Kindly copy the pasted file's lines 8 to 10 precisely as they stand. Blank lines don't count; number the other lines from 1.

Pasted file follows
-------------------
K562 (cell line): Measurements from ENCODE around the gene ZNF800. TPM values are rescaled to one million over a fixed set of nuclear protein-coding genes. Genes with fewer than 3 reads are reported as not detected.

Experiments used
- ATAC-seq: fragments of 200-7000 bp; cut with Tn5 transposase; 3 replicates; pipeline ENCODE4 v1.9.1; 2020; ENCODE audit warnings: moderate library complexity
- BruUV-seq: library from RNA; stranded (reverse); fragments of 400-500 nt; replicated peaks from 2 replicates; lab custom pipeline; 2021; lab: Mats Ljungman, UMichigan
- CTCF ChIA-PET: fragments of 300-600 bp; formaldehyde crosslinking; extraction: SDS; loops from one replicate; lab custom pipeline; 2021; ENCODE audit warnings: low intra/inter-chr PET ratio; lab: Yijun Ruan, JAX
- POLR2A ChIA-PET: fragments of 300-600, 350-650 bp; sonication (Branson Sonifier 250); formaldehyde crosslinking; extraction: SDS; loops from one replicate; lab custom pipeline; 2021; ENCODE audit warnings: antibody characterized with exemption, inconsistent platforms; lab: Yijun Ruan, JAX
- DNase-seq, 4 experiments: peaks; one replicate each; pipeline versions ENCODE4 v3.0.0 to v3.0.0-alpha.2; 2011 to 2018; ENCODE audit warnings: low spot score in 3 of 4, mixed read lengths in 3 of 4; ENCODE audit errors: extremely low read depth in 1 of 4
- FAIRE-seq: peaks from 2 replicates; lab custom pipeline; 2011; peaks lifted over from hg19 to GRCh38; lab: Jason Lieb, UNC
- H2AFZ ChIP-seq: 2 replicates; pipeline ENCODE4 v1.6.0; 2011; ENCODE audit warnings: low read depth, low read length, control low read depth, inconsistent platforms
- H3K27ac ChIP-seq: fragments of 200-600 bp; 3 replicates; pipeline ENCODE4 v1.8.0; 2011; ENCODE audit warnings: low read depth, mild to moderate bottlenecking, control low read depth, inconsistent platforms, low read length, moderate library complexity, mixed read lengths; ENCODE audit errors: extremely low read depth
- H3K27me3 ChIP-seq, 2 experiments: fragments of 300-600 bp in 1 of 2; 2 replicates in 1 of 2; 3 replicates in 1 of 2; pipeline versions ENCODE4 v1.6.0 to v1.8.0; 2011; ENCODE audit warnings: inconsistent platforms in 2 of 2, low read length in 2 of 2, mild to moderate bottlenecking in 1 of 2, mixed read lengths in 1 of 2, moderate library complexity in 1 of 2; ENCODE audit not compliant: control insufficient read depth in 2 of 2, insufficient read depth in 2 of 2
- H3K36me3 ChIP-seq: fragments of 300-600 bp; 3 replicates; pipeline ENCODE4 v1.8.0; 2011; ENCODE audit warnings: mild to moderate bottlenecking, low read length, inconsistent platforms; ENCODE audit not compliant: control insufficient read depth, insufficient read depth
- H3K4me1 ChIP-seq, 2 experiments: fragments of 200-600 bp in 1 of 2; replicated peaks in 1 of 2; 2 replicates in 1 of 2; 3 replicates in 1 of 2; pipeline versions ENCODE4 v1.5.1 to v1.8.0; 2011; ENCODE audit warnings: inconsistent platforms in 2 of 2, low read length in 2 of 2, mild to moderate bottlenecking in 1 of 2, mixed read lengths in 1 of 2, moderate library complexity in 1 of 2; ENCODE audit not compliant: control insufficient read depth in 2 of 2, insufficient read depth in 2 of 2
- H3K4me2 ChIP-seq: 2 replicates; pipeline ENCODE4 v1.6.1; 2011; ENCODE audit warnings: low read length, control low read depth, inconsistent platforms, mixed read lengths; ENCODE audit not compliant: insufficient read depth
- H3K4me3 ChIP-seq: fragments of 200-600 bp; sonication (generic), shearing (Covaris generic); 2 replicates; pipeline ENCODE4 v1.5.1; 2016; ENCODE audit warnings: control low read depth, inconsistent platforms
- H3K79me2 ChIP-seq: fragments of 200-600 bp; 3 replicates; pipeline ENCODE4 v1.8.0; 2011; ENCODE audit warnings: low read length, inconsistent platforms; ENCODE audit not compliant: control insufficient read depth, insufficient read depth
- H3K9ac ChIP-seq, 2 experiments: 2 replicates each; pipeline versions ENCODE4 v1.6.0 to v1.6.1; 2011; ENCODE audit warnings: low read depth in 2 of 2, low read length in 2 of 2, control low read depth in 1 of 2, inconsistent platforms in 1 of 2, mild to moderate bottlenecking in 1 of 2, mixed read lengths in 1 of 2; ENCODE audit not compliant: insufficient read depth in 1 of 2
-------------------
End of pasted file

- FAIRE-seq: peaks from 2 replicates; lab custom pipeline; 2011; peaks lifted over from hg19 to GRCh38; lab: Jason Lieb, UNC
- H2AFZ ChIP-seq: 2 replicates; pipeline ENCODE4 v1.6.0; 2011; ENCODE audit warnings: low read depth, low read length, control low read depth, inconsistent platforms
- H3K27ac ChIP-seq: fragments of 200-600 bp; 3 replicates; pipeline ENCODE4 v1.8.0; 2011; ENCODE audit warnings: low read depth, mild to moderate bottlenecking, control low read depth, inconsistent platforms, low read length, moderate library complexity, mixed read lengths; ENCODE audit errors: extremely low read depth